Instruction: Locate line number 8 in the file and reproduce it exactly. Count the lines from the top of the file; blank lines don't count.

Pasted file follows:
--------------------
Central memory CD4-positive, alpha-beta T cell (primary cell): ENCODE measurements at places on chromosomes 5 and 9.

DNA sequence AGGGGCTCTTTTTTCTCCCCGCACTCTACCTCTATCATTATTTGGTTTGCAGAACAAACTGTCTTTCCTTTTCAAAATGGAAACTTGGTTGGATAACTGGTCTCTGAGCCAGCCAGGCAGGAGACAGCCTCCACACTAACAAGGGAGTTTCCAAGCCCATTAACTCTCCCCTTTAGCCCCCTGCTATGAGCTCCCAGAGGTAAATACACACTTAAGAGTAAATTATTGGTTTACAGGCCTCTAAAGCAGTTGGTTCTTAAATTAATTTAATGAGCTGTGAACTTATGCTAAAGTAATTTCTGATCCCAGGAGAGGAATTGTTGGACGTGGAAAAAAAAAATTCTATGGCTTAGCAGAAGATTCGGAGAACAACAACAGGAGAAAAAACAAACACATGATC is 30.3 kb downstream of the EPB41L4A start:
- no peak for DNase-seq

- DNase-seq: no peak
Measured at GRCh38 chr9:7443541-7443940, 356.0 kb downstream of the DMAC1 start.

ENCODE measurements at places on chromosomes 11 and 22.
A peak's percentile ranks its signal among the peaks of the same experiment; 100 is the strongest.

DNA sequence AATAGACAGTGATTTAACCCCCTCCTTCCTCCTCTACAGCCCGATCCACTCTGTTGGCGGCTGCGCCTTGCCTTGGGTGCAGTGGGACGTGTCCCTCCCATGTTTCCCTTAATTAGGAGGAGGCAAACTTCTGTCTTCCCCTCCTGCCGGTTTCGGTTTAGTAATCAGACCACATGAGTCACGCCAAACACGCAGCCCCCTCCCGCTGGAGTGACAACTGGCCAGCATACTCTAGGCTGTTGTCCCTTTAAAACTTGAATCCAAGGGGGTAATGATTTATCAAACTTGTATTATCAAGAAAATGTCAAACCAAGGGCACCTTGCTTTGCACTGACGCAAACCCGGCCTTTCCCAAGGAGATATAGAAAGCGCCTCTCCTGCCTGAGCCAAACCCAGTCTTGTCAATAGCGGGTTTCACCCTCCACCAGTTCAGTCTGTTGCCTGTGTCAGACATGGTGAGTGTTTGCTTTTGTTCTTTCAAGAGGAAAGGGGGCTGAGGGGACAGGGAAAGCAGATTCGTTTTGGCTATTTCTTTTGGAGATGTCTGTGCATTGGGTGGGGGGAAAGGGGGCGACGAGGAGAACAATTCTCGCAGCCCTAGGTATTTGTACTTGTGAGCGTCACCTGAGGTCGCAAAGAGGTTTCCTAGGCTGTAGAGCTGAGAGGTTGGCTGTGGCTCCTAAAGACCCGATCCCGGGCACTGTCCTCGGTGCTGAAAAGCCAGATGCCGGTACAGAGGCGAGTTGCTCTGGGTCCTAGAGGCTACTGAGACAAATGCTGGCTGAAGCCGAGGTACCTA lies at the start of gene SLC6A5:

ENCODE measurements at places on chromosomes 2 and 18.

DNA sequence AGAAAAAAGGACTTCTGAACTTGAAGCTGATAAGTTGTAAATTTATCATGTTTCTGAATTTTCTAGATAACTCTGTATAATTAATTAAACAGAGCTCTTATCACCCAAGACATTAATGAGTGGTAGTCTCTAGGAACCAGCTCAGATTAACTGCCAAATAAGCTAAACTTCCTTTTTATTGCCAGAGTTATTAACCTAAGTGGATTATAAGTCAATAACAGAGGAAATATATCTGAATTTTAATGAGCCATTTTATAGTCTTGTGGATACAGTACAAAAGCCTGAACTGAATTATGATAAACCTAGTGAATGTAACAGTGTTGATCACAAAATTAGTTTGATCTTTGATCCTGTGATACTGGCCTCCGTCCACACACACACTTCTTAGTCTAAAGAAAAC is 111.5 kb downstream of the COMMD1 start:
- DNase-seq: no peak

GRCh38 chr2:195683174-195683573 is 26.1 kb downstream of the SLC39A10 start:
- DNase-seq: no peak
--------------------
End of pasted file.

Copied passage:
DNA sequence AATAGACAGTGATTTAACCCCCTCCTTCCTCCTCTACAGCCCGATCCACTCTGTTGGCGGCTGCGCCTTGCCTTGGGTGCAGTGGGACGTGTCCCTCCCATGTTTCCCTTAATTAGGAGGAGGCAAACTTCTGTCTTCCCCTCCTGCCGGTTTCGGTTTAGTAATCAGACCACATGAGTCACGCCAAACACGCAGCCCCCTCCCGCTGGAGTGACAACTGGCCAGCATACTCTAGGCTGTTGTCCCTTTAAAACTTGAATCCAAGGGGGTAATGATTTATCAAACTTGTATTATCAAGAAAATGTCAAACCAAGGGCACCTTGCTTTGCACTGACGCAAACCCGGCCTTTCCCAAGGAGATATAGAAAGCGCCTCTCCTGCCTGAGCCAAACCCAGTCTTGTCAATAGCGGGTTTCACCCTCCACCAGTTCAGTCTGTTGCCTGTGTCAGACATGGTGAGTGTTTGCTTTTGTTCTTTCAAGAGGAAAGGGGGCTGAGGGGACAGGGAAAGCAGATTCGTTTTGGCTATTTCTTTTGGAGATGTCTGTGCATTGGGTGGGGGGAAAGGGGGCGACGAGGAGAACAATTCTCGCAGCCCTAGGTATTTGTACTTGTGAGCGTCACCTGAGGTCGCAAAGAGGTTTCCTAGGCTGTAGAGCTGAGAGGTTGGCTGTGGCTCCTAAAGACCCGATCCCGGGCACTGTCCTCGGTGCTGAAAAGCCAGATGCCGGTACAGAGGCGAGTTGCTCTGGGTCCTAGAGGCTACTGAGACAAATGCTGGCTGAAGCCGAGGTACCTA lies at the start of gene SLC6A5: